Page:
Malpractice and Reconciliation

This past week I escaped up to our cottage for a blissful day and a half of solitude.  It is a three hour drive each way and I often enjoy passing the time by listening to audiobooks I borrow from the library.  As a doctoral student (though on leave right now) I spend a lot of time reading required material and I often have little time to consume the murder mysteries and popular fiction I enjoy.  So listening to books while driving is a wonderful opportunity to indulge my love of reading.


This week I had borrowed John Grisham’s Calico Joe from the library.  Spoiler alert: If you don’t want to know the gist of the story stop reading now.


Calico Joe is the story of a pitcher who deliberately hits a superstar rookie batter in the head with a fastball pitch.  The pitch hits the batter’s eye and seriously injures the young hitter. An expected brilliant career ends abruptly.   Reconciliation is a significant theme of the book and the book ends, thirty years later, with a meeting between the pitcher and the batter. I remember being envious of the characters of the book for that meeting.


You see, my son’s disabilities and medical issues are the result of medical malpractice.  Granted the physician did not deliberately injure my son the way the pitcher injured the batter.  But, like the batter in the story, a serious injury happened and led to not one, but at least two, radically changed and restricted lives.


And then today this  article scrolled across my Facebook page.  Briefly, it is an article about a physician who admitted to lying in a medical malpractice case to protect a colleague.   The article got me thinking, once again, about malpractice and the ensuing response by the medical establishment.  For the record, I don’t I believe that the physician in our case lied.  It was the comment in the article about the fact that members of medical communities live with a powerful code of silence about medical mistakes that leapt off the page at me. Mistakes are not discussed, particularly with any patients involved.  There is little opportunity to speak up, or speak to, patients who were involved in a medical mistake.  While there is much discussion these days about the importance of dialogue and apology I genuinely wonder how often that happens in very serious (and, thus, expensive) cases of medical malpractice.  It did not happen in our case.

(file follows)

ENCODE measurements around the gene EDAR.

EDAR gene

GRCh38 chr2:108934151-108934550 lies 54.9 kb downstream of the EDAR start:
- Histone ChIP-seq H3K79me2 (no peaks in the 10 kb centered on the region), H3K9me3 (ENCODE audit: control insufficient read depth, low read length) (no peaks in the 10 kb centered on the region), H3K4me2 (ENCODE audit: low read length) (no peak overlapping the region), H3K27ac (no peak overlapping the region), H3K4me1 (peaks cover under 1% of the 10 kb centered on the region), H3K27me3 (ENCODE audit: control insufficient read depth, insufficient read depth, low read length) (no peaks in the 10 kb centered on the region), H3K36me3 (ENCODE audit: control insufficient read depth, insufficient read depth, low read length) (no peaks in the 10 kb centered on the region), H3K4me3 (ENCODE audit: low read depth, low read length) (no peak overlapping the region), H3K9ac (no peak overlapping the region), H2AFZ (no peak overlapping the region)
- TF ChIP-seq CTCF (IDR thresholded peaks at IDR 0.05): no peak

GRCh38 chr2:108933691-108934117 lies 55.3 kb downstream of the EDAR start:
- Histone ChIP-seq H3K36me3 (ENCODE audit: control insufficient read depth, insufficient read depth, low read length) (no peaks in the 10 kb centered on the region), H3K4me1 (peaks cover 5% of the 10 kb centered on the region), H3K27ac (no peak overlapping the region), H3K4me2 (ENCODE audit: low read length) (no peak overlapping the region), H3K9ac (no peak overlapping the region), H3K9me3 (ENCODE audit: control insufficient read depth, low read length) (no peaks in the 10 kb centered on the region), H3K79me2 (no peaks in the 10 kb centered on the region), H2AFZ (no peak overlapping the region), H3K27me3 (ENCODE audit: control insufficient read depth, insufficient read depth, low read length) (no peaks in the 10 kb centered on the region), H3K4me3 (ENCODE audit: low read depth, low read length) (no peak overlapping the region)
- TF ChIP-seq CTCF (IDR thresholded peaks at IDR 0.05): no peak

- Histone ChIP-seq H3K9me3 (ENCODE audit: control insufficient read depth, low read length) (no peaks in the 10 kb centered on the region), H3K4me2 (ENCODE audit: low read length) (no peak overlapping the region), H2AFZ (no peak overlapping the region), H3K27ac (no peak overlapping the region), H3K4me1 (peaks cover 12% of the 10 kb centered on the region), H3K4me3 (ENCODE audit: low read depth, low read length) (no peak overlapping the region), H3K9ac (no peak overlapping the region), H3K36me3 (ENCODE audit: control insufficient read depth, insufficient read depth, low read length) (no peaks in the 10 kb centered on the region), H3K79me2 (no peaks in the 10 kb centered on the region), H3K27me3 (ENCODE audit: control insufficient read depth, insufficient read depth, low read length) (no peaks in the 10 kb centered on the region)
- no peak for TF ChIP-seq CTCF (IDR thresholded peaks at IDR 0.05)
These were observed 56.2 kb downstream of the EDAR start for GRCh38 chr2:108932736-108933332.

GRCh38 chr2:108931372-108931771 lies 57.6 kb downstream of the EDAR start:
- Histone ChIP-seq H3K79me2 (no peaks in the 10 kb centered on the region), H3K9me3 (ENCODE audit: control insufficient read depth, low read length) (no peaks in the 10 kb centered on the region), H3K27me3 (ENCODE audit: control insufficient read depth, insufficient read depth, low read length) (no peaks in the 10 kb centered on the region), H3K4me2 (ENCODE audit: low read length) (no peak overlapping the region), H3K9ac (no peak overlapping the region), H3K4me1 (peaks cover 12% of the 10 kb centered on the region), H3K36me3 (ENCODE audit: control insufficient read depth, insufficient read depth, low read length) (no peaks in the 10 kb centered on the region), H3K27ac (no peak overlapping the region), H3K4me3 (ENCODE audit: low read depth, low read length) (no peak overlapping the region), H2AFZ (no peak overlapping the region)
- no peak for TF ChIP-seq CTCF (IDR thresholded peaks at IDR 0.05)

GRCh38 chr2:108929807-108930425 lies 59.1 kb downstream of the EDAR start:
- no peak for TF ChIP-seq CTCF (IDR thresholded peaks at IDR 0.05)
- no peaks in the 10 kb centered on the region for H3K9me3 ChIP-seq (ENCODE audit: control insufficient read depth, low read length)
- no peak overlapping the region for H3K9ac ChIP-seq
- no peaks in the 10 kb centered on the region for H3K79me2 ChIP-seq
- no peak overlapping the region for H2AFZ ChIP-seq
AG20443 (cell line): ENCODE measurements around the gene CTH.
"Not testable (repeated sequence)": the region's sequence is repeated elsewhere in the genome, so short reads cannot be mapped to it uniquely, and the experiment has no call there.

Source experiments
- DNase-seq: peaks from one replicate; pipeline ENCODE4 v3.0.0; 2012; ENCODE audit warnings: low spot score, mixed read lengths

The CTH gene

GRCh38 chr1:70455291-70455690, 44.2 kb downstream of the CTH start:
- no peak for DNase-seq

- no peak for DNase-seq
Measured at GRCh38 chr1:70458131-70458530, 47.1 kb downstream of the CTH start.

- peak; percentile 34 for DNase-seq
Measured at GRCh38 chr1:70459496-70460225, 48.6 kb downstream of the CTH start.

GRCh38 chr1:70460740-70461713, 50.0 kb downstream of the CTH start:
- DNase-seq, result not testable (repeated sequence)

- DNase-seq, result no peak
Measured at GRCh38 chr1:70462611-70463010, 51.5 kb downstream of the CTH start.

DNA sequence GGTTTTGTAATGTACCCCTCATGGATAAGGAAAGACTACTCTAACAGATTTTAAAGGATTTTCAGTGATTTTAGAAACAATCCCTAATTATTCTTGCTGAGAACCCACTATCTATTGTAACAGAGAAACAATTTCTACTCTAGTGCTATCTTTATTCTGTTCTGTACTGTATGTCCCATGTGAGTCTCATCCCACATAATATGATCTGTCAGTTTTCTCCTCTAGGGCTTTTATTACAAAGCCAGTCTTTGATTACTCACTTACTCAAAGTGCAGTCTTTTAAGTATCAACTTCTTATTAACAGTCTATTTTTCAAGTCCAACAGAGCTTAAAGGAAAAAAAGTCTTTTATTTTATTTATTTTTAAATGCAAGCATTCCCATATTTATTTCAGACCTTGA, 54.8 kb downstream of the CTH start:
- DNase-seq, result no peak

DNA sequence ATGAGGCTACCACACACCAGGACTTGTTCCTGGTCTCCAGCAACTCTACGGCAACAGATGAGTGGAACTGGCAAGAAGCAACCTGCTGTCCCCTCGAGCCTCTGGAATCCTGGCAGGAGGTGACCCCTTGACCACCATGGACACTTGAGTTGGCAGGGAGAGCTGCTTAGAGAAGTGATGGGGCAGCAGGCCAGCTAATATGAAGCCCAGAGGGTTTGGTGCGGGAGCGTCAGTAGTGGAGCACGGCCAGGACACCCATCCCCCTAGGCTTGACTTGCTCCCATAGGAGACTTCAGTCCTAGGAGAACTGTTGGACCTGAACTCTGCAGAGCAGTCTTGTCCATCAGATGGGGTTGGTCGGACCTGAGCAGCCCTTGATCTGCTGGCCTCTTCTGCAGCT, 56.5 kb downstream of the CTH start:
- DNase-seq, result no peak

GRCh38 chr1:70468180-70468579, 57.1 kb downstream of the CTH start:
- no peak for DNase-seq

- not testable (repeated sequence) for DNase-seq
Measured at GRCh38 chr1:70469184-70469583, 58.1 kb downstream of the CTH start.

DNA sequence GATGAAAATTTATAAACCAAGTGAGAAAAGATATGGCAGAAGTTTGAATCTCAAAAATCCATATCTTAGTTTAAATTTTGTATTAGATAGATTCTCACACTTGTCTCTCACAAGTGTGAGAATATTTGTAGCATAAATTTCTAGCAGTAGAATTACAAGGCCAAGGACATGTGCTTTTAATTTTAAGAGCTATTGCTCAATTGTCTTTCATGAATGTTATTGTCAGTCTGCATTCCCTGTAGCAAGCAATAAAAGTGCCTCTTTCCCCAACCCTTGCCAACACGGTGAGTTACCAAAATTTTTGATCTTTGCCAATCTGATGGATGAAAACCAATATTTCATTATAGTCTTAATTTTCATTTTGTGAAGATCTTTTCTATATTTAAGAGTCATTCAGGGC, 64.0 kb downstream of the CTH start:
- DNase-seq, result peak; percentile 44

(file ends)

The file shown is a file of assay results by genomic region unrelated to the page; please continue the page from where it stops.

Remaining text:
Last week the daughter of the physician involved in my son’s birth served my husband cookies at a school function.  We move in a small community.  My husband was unfazed, but for a split-second it hit me.  No one in the crowd would have noticed it.  But I did.


I like to believe that I have long-since made peace with our particular situation and I have long-since forgiven the physician for his involvement in my son’s very severe injuries.  For the record I, personally, don’t think the physician involved is incompetent.  I think he made a mistake.  He is human and not God ergo mistakes are inevitable.  It was just too bad it was us in the room.


Our malpractice case concluded several years ago. It was awful and I say that even though, officially, we “won”.  When it comes to our medical litigation I have never felt like a “winner”.  In many ways I think we all just stumbled through a journey of losses.  Living through litigation was one of the worst experiences of my life.  It was more stressful than the stress of being an extreme caregiver, which is significant I might add. Much of my bitterness and disillusionment about the experience, though, is directed to the legal/insurance system rather than the medical system, or the particular physician.